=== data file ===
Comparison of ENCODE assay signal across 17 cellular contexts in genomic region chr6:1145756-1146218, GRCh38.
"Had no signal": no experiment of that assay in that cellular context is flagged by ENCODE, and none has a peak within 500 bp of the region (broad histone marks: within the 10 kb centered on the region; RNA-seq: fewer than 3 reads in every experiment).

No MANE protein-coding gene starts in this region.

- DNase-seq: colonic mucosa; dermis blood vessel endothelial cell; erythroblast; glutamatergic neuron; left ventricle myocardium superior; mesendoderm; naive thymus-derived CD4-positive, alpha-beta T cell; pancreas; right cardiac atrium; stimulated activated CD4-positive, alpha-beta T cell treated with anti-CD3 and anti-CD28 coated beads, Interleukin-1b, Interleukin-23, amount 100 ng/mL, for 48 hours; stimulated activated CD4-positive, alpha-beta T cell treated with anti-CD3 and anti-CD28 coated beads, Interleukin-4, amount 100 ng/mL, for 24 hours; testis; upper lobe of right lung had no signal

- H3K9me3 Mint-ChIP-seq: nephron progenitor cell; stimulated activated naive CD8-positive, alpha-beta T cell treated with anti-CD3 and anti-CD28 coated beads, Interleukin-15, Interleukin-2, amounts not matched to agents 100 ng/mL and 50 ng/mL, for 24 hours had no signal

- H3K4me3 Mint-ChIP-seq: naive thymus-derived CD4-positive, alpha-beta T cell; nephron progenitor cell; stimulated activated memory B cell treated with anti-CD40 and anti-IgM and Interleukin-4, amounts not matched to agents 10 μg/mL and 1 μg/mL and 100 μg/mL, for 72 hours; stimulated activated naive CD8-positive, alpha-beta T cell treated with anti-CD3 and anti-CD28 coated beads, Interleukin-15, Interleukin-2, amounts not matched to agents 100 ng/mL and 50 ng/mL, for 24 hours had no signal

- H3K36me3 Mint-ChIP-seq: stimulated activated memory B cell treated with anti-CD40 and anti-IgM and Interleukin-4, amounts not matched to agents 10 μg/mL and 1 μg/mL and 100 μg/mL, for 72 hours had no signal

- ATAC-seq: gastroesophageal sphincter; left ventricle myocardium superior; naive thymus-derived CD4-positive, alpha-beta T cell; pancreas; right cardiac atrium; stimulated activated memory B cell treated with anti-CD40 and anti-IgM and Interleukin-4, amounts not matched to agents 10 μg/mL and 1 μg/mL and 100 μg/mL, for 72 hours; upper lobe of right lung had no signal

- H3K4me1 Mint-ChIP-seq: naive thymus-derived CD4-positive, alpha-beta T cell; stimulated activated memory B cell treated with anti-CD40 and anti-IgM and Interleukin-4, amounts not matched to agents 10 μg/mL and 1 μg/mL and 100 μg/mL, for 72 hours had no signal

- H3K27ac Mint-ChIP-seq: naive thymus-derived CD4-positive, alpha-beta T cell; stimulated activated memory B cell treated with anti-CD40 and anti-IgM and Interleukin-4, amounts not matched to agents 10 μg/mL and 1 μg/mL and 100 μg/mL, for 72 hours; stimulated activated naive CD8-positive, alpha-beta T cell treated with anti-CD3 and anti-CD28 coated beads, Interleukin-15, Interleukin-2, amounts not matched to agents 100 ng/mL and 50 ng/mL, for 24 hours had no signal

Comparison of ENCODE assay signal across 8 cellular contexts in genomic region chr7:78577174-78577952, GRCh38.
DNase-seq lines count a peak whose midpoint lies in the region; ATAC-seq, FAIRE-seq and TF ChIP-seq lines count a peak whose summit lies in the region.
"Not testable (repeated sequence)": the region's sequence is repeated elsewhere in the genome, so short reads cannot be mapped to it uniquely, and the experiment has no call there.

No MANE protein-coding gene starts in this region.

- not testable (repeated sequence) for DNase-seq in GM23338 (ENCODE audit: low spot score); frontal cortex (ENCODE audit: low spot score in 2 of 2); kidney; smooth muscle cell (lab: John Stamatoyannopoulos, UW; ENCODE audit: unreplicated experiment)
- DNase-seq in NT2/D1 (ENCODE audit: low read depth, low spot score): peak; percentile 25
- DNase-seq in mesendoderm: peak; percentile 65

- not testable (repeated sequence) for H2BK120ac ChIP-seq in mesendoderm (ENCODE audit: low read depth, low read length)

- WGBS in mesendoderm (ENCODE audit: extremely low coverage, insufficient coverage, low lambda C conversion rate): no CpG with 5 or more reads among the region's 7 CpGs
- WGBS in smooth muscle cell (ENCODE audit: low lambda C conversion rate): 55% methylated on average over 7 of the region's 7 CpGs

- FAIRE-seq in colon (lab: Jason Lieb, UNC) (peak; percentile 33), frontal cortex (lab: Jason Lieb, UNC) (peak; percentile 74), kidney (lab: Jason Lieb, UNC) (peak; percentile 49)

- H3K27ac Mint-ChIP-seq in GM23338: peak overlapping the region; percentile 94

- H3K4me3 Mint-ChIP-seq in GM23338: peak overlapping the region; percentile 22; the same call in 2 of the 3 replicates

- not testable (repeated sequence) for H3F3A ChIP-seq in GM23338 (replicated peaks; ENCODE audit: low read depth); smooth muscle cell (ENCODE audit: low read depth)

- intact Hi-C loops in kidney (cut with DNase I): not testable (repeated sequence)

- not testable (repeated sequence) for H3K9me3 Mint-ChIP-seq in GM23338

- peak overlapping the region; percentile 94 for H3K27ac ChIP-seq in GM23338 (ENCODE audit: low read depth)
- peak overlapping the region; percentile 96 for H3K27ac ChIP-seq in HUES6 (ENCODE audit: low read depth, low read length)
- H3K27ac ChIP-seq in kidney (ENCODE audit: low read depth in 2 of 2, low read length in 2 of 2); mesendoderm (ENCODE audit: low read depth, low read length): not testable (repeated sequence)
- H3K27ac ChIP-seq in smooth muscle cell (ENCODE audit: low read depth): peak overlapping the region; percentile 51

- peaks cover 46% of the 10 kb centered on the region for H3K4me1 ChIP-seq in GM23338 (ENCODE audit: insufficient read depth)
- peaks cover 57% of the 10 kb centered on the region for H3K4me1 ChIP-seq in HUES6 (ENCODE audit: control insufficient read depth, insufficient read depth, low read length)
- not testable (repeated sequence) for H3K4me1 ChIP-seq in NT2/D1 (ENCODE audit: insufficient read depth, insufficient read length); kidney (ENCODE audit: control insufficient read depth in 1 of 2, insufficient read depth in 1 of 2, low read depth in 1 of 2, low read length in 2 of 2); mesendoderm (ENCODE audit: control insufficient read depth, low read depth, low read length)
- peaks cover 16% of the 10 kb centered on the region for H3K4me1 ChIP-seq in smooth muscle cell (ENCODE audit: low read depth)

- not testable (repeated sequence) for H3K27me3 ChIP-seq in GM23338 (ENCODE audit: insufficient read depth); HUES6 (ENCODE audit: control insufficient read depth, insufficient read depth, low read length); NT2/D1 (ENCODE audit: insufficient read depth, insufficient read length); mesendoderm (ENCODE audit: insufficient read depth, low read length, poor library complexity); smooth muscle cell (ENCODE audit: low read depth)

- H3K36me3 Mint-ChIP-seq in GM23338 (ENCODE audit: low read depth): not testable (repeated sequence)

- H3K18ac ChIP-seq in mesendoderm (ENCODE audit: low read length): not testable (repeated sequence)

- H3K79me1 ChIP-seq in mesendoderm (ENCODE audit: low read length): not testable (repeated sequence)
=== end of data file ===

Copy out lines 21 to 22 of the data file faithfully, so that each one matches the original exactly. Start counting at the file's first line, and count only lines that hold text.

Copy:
- FAIRE-seq in colon (lab: Jason Lieb, UNC) (peak; percentile 33), frontal cortex (lab: Jason Lieb, UNC) (peak; percentile 74), kidney (lab: Jason Lieb, UNC) (peak; percentile 49)

- H3K27ac Mint-ChIP-seq in GM23338: peak overlapping the region; percentile 94